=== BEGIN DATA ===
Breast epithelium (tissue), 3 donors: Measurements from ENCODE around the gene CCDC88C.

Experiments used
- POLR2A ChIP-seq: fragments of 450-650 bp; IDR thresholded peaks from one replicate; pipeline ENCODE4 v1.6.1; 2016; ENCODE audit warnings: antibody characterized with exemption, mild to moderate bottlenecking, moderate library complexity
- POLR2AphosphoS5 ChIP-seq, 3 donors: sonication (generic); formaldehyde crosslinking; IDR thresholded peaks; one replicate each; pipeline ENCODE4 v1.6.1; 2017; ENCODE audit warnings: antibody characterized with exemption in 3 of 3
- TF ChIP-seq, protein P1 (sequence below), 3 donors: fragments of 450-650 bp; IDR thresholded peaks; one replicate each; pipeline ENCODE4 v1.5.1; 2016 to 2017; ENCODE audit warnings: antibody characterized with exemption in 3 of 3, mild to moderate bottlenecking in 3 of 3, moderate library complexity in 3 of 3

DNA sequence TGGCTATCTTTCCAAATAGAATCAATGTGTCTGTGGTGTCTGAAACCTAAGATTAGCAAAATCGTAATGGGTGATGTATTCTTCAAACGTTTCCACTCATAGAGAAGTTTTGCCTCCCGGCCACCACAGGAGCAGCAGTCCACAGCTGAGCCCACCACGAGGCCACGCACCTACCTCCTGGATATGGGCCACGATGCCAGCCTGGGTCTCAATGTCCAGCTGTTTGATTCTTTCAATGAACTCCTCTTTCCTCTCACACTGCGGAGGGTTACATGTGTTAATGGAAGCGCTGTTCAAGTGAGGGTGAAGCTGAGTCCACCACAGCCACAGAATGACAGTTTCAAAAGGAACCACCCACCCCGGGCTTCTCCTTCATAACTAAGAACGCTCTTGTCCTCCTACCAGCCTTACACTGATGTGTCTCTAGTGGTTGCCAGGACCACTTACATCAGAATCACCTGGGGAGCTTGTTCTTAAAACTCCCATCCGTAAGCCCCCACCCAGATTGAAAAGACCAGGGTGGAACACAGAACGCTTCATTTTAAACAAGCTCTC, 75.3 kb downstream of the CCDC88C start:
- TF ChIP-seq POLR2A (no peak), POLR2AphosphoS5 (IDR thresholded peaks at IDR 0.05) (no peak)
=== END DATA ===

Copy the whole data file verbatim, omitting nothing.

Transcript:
Breast epithelium (tissue), 3 donors: Measurements from ENCODE around the gene CCDC88C.

Experiments used
- POLR2A ChIP-seq: fragments of 450-650 bp; IDR thresholded peaks from one replicate; pipeline ENCODE4 v1.6.1; 2016; ENCODE audit warnings: antibody characterized with exemption, mild to moderate bottlenecking, moderate library complexity
- POLR2AphosphoS5 ChIP-seq, 3 donors: sonication (generic); formaldehyde crosslinking; IDR thresholded peaks; one replicate each; pipeline ENCODE4 v1.6.1; 2017; ENCODE audit warnings: antibody characterized with exemption in 3 of 3
- TF ChIP-seq, protein P1 (sequence below), 3 donors: fragments of 450-650 bp; IDR thresholded peaks; one replicate each; pipeline ENCODE4 v1.5.1; 2016 to 2017; ENCODE audit warnings: antibody characterized with exemption in 3 of 3, mild to moderate bottlenecking in 3 of 3, moderate library complexity in 3 of 3

DNA sequence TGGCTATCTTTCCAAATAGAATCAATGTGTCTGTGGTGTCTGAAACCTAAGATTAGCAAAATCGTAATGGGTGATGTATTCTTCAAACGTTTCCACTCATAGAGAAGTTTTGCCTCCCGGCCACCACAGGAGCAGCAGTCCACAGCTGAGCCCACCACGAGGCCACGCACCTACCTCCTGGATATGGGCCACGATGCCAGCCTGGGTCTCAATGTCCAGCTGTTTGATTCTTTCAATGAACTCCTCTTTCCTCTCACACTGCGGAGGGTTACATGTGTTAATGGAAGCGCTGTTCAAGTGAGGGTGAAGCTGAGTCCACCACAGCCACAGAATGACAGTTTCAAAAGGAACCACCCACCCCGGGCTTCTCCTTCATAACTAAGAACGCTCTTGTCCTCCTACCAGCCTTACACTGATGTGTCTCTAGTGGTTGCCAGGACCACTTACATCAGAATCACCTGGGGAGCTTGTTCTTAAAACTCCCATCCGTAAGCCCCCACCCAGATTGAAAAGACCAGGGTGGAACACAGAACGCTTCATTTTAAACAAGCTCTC, 75.3 kb downstream of the CCDC88C start:
- TF ChIP-seq POLR2A (no peak), POLR2AphosphoS5 (IDR thresholded peaks at IDR 0.05) (no peak)